On the other end of the spectrum, what if you did trust your partner? This can lead to strong clarity as well. You’d make different predictions about your partner’s expectations based on trust. You could expect your partner to be honest with you. You could expect some degree of loyalty to your relationship. You could expect to be treated fairly. Your partner’s past patterns of behavior would give you good cause to form these expectations.

In either type of relationship, you could feel psychologically safe – but only if you don’t succumb to self-delusion. In the low-trust relationship, you’ll need to develop self-preservation skills in order to feel psychologically safe. In the high-trust relationship, you could achieve psychological safety through feelings of love and caring.

At these extremes we can have good clarity, but what about the gray area in the middle?

You can still achieve decent clarity when you’re not at the extremes, as long as you seek to align your expectations with reality. What muddies your sense of clarity is when you cross the streams. Try to blend a high-trust relationship with lots of suspicion. Or try to combine a low-trust relationship with an unrealistic presumption of honesty. That’s going to pollute your sense of clarity because your expectations will be out of alignment with reality.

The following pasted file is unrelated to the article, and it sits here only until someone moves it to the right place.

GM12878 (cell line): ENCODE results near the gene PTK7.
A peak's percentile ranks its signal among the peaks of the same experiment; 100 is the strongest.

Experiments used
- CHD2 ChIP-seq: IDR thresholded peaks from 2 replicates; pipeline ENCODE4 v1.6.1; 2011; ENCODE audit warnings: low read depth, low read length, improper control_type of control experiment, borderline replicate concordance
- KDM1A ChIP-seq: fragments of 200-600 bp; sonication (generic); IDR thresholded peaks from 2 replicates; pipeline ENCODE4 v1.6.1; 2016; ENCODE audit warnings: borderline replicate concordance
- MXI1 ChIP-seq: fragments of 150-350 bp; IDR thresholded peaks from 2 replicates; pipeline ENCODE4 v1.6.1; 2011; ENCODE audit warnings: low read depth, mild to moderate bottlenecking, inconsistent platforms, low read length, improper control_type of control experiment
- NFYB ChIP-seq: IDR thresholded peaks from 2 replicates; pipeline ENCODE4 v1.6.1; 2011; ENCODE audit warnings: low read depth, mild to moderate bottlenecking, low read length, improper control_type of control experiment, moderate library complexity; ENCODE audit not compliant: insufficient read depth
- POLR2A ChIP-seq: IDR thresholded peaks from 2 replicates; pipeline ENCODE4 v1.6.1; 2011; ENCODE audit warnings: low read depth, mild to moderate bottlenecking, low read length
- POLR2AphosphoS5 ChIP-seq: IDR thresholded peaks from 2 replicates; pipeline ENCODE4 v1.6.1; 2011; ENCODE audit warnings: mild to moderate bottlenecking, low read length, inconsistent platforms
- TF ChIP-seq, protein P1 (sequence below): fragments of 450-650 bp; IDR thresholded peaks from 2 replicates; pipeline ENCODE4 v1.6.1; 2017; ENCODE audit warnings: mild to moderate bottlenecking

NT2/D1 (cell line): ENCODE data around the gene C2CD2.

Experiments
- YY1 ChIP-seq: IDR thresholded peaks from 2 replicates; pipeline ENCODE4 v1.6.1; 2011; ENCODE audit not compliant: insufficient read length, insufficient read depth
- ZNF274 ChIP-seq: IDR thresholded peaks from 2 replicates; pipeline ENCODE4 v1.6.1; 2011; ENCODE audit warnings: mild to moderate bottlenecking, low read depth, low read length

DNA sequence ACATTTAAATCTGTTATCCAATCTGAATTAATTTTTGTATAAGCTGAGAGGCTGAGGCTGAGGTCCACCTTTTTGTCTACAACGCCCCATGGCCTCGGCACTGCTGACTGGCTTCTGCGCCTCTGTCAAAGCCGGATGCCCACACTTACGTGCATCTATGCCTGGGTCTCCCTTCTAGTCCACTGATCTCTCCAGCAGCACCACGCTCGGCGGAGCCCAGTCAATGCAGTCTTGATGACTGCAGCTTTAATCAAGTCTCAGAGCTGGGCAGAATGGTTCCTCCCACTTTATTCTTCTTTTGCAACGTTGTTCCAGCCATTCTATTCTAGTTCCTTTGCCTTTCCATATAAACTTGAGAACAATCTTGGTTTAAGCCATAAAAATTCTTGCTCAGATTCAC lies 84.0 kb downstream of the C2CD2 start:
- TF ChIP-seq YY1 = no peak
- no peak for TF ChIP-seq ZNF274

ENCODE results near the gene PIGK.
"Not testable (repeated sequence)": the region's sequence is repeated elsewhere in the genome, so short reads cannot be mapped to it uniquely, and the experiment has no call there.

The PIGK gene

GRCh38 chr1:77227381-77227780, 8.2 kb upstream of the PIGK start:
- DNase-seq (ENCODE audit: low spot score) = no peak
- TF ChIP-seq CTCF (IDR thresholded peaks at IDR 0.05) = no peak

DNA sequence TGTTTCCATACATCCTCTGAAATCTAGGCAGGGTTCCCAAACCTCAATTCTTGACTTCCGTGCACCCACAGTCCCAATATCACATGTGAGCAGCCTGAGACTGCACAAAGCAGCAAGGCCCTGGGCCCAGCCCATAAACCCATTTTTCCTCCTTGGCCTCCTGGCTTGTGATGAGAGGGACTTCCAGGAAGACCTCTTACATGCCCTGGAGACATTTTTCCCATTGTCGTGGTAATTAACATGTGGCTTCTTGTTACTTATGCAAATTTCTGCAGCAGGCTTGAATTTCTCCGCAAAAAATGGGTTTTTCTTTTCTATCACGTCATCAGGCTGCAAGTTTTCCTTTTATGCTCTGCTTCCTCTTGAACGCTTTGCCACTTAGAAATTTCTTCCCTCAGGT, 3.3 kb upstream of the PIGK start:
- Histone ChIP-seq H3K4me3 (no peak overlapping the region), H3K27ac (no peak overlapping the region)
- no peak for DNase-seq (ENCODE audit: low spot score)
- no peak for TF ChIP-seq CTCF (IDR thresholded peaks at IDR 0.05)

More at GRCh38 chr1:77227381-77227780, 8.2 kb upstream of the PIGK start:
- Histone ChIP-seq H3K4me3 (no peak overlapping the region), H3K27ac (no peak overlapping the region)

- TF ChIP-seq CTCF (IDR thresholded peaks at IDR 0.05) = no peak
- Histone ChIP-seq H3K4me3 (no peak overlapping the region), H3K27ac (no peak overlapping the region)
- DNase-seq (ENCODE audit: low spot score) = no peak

Expect human beings to behave like human beings, which means that sometimes they’ll behave like heroes and sometimes like villains. It’s reasonable to expect that in the world of humans, you’ll encounter some dishonesty, cheating, cruelty, and other human foibles. Humans have been practicing such behavior for millennia. To assume that your life will somehow be devoid of such issues isn’t likely to match up with reality. Life isn’t all rainbows and unicorns, but nor is it all zombies and pirates.

Within this expectation comes a deep level of forgiveness, not just of other people but of yourself. When you accept that other human beings will sometimes behave chaotically, it helps you accept this about yourself.

I share this as someone who has walked in the world of villains and in the world of heroes, and I’ll tell you that villains have their heroic moments, and heroes have their villainous moments. We are all – at our core – infested with human chaos. And this is part of the beauty and magic of life.

To deny the presence of this chaos is to reduce your sense of clarity. It makes no sense to deny what you’ve seen and experienced so often and can reasonably expect to be part of your reality in the future. But if you can accept the chaos and even learn to love it and to play with it, especially in your human relationships, you can stroll through the world of humans while maintaining a strong feeling of centeredness and psychological safety, even as the world throws you for a loop now and then. You may not be able to predict the events of each day, and you’ll often be surprised, but you can predict that if you embrace and accept the chaos, you’ll be in for a fun ride.

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Steve Pavlina

Steve Pavlina is an American self-help author, motivational speaker and entrepreneur. He is the author of the web site and the book Personal Development for Smart People.